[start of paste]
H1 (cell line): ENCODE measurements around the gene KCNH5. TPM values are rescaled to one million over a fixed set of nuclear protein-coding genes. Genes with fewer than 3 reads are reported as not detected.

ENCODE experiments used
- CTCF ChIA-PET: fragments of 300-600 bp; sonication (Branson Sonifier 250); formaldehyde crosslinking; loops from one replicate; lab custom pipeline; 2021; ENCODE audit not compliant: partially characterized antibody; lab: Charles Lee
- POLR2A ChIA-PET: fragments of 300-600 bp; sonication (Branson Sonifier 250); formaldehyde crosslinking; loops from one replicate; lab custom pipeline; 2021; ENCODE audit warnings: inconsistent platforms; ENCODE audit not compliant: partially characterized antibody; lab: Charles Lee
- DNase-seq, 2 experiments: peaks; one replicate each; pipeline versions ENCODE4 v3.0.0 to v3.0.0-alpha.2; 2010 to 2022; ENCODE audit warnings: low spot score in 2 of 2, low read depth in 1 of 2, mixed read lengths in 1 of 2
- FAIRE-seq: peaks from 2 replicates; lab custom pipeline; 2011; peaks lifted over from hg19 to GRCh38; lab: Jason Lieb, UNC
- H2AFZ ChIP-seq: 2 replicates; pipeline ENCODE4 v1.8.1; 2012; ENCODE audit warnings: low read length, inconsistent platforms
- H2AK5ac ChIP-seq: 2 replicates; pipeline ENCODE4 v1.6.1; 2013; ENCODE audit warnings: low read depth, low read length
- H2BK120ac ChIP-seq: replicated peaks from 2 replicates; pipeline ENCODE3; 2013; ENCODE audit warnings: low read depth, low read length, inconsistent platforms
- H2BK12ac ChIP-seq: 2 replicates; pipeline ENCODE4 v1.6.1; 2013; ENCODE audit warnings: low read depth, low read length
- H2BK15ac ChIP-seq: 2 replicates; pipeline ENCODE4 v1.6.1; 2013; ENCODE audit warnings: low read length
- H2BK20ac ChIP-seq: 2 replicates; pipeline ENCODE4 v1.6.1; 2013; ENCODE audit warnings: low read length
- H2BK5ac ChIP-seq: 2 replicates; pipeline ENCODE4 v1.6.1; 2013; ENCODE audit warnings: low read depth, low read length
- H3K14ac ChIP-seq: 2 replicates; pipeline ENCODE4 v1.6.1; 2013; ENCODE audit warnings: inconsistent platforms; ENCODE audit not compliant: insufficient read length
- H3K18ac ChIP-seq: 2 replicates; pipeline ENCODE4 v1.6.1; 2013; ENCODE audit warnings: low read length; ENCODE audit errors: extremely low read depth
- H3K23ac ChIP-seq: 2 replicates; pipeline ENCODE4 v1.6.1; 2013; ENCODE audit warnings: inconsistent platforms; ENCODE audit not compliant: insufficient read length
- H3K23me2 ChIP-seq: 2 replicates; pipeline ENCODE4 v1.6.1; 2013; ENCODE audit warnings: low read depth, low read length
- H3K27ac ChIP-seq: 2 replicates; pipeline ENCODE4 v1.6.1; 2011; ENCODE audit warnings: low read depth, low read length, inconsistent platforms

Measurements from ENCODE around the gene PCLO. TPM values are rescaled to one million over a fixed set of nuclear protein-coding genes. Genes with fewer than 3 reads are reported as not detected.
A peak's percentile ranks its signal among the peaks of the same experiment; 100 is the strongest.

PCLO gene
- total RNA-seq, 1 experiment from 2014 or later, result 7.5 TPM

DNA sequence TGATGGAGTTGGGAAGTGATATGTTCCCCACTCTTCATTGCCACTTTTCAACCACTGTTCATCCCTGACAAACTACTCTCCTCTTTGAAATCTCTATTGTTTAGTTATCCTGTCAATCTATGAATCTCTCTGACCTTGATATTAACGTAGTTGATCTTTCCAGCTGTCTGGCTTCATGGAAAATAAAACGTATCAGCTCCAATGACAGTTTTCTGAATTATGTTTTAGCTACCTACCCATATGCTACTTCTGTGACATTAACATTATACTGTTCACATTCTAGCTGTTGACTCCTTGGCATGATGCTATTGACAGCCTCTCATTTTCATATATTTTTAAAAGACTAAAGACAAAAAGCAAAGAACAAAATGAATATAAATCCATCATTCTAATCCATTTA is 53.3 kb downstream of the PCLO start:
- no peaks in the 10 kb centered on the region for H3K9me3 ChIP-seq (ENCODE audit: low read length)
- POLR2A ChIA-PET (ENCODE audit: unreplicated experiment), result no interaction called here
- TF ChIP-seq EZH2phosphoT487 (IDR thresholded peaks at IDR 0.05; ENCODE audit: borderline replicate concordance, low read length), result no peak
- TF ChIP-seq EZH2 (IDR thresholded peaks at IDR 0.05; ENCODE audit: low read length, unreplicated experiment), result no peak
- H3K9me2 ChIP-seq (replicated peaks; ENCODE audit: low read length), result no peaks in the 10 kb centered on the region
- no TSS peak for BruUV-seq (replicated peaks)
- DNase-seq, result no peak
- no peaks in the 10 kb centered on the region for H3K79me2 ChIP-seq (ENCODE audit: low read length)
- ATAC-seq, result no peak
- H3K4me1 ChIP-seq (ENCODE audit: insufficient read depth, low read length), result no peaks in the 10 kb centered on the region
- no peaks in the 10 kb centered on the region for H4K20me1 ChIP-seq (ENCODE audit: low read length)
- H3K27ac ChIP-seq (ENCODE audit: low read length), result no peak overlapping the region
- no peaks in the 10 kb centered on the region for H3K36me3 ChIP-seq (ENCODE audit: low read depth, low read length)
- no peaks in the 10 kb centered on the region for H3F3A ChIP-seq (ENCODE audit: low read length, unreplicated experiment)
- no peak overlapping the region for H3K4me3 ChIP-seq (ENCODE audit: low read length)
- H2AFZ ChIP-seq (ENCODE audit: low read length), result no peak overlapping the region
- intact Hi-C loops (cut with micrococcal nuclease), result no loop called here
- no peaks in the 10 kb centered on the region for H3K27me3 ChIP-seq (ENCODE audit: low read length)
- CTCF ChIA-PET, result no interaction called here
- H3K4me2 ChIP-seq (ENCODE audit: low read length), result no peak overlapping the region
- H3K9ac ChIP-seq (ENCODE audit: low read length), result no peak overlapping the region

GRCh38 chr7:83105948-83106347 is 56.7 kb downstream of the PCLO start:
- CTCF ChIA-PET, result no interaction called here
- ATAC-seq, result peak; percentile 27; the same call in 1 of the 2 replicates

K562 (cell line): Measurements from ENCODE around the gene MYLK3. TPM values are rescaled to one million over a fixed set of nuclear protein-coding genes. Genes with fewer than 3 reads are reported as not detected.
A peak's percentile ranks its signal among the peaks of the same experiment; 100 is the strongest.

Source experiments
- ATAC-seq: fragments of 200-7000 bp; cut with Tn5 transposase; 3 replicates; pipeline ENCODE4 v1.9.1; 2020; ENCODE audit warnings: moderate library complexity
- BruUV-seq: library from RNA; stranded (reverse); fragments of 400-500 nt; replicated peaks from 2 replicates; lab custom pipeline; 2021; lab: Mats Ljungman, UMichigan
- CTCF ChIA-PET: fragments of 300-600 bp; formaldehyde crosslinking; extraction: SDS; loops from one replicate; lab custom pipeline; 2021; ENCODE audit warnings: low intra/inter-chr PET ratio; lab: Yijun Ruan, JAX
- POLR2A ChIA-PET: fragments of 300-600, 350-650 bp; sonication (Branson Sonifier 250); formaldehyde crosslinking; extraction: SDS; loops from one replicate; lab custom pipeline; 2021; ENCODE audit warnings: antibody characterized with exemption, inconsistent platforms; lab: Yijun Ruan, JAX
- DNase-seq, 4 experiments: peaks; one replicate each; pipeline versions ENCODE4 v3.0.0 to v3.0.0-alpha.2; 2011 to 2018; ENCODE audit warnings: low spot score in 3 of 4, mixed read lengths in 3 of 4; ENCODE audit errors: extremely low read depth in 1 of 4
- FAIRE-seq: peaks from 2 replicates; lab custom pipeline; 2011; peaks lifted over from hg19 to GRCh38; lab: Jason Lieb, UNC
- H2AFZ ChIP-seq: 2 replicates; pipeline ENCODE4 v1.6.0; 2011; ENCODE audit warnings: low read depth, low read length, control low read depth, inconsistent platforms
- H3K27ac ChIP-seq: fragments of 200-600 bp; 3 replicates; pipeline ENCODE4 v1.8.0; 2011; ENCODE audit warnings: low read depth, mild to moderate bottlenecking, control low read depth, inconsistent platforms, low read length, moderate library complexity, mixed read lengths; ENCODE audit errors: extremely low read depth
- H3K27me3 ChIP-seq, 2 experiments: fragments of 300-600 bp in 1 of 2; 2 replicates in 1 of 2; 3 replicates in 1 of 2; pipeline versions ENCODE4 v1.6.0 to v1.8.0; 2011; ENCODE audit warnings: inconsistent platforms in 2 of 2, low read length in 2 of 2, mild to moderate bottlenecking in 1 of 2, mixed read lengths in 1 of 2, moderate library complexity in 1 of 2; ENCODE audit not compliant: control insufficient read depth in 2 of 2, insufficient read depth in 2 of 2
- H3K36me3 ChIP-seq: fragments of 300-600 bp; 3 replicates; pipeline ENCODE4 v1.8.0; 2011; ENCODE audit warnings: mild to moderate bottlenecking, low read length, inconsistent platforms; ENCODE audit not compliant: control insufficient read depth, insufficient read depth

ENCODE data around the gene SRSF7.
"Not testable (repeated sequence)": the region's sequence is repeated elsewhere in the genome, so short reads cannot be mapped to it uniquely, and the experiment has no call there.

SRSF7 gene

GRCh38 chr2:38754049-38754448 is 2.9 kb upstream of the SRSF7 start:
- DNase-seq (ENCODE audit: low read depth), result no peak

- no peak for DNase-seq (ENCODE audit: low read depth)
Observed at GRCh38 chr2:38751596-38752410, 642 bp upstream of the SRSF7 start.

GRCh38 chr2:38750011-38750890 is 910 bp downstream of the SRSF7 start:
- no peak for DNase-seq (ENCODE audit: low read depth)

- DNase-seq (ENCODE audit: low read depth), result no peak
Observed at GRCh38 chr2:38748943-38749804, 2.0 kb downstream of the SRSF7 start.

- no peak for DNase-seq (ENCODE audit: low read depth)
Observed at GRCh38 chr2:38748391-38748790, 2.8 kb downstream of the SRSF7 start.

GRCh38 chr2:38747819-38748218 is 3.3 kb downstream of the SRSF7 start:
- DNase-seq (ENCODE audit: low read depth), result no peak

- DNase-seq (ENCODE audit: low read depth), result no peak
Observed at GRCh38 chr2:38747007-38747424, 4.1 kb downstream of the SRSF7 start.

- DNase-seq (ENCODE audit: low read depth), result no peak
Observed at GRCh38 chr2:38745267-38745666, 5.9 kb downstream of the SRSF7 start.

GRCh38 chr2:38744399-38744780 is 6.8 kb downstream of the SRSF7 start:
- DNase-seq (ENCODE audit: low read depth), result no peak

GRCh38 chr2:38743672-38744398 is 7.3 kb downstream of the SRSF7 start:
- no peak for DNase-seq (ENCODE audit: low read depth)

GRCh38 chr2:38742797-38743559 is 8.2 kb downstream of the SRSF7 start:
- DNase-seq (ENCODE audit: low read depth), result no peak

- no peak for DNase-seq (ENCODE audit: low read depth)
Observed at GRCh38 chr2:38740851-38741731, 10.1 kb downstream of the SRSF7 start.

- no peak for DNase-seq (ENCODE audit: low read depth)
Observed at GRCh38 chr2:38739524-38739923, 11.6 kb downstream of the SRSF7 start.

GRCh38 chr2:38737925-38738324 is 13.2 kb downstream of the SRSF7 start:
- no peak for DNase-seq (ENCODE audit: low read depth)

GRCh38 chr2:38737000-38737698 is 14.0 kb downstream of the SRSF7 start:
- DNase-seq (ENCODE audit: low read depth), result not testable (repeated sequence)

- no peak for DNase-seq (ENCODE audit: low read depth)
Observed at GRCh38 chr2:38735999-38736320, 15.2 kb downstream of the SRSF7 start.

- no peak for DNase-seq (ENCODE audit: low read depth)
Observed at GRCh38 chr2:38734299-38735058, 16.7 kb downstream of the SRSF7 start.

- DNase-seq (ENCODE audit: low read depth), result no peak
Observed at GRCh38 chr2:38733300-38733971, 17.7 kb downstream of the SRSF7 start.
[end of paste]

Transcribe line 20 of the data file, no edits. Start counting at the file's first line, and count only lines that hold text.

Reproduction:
A peak's percentile ranks its signal among the peaks of the same experiment; 100 is the strongest.